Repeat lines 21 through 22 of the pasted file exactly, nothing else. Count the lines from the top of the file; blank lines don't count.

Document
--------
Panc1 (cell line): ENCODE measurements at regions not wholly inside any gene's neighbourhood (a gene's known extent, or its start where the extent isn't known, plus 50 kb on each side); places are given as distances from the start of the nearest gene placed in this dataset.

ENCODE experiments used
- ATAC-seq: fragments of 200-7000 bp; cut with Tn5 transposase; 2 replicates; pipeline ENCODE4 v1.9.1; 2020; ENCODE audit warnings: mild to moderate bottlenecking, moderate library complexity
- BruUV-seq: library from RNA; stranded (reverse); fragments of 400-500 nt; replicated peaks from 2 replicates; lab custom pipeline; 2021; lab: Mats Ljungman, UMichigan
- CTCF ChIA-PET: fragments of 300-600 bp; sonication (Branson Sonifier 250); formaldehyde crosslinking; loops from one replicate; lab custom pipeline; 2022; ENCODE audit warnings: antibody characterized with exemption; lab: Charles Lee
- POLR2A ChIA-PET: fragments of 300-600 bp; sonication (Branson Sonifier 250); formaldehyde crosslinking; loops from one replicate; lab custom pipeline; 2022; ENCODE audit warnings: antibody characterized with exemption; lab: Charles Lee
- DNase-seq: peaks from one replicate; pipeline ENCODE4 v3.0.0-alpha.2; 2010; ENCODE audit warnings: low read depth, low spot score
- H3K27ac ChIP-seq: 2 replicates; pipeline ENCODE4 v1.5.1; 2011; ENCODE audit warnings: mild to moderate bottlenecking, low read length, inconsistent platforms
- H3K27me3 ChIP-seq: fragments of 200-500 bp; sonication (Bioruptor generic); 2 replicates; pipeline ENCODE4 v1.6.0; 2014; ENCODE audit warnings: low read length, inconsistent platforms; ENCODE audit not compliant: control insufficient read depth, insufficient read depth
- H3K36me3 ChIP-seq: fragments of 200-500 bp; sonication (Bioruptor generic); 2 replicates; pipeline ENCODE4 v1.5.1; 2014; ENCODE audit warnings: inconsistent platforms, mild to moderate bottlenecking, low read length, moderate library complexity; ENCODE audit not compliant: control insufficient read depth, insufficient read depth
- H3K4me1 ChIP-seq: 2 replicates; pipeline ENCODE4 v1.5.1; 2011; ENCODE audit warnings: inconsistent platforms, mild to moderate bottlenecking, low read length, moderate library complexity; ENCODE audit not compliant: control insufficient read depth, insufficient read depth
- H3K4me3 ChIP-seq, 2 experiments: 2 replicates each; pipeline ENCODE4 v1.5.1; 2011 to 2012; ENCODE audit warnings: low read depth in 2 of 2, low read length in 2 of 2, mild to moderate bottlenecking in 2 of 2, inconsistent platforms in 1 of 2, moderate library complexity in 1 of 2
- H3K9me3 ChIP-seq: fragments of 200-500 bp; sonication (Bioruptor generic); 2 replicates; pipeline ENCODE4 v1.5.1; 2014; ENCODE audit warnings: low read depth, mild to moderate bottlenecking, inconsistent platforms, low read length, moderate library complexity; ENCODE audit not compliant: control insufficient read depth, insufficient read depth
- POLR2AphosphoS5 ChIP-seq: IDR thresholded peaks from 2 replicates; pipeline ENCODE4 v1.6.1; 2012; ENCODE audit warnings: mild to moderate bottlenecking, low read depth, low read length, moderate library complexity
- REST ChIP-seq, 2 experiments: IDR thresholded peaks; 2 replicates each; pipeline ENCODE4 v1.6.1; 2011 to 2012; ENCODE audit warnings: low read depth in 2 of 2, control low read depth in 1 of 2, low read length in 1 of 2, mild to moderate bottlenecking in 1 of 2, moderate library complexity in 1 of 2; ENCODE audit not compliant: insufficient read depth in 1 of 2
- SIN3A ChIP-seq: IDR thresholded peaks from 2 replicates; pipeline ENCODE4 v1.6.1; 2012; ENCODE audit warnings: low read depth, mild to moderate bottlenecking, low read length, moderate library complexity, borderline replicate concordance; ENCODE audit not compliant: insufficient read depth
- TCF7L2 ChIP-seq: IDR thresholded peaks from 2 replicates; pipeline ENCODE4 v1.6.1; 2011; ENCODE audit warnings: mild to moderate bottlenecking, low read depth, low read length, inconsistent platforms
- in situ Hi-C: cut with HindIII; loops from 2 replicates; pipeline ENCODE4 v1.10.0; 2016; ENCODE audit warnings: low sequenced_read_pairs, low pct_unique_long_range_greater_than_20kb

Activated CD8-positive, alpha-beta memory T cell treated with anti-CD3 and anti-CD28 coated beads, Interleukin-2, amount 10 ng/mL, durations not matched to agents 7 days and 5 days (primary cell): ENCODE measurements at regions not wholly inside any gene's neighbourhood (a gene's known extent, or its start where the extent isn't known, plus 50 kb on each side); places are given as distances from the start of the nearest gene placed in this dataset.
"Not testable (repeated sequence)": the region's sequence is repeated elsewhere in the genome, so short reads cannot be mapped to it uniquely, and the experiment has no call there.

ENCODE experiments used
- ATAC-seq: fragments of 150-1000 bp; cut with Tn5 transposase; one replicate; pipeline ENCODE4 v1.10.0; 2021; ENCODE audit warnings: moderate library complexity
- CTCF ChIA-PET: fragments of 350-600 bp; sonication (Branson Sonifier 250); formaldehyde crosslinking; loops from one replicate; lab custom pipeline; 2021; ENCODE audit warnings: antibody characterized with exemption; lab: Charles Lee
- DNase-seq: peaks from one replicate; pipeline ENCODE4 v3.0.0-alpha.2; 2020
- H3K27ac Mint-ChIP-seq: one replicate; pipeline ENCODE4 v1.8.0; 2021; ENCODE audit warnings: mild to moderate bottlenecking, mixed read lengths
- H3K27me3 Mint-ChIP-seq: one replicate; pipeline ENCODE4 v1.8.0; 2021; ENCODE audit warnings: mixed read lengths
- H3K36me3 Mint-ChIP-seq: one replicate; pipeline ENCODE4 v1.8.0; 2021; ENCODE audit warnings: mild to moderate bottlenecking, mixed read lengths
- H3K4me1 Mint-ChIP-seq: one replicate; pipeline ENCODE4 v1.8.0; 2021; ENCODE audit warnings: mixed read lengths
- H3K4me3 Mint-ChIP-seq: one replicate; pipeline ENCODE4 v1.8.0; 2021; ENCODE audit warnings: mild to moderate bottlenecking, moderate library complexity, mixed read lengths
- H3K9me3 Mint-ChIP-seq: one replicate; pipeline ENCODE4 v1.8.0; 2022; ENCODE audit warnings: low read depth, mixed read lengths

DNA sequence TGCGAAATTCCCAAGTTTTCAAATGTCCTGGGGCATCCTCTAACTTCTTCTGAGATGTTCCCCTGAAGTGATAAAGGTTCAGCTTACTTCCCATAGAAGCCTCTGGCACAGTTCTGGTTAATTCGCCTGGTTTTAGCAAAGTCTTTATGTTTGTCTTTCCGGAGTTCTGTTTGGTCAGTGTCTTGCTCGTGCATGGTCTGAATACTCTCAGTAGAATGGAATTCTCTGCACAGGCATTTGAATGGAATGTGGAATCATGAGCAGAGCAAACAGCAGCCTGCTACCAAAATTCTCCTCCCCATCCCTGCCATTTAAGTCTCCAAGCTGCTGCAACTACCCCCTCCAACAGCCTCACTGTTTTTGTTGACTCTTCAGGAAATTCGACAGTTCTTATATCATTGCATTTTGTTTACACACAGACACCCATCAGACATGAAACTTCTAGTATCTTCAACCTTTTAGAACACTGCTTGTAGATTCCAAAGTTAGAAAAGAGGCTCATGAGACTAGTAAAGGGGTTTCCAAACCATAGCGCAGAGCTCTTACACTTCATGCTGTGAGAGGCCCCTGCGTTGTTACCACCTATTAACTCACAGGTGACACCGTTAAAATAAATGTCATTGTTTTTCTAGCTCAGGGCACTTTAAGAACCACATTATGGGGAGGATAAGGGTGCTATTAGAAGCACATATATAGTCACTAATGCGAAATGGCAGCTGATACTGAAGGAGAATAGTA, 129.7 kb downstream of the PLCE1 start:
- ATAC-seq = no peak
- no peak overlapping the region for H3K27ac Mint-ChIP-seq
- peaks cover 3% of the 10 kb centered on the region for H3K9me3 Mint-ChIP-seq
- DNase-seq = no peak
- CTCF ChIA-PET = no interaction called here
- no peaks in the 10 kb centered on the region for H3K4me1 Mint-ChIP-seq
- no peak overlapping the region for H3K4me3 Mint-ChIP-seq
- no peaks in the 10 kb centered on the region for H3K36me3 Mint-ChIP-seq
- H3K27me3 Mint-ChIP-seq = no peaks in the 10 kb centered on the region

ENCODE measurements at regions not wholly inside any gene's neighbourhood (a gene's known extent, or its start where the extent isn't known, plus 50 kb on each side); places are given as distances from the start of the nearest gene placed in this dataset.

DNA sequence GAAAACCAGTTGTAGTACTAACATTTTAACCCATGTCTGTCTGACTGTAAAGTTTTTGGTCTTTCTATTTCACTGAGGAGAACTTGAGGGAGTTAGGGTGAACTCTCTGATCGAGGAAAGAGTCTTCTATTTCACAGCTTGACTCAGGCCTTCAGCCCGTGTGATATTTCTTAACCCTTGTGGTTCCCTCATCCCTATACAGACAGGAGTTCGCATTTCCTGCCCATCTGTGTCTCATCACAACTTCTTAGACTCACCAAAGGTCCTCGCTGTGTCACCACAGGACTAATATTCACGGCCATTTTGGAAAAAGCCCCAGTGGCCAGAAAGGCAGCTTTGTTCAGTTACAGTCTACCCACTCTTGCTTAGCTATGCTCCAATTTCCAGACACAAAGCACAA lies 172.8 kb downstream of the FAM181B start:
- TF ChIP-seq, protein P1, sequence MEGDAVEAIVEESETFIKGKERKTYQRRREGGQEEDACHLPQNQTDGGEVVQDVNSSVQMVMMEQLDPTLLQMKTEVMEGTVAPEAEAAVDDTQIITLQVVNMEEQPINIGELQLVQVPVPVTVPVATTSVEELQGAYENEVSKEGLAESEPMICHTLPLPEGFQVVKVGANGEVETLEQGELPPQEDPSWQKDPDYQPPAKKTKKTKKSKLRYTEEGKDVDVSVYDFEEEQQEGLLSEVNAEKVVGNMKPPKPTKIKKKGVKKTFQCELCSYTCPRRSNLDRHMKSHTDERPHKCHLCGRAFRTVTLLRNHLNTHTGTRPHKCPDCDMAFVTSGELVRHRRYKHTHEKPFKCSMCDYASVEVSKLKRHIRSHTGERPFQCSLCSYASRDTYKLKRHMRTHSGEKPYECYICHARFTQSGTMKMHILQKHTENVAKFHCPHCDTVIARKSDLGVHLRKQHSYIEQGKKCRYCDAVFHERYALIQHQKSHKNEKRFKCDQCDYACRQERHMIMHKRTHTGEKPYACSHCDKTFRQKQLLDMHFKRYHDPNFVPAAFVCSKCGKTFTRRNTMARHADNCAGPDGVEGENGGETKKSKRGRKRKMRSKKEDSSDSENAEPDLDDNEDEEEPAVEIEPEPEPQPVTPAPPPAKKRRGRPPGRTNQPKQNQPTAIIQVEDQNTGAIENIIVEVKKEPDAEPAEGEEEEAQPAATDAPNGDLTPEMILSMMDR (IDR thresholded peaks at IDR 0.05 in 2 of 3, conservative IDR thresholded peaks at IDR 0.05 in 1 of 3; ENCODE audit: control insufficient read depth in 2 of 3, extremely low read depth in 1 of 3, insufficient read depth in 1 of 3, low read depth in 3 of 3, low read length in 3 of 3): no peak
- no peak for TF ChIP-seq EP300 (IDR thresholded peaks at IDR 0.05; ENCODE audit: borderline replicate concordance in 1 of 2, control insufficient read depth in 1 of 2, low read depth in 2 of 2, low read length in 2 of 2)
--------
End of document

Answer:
ENCODE experiments used
- ATAC-seq: fragments of 150-1000 bp; cut with Tn5 transposase; one replicate; pipeline ENCODE4 v1.10.0; 2021; ENCODE audit warnings: moderate library complexity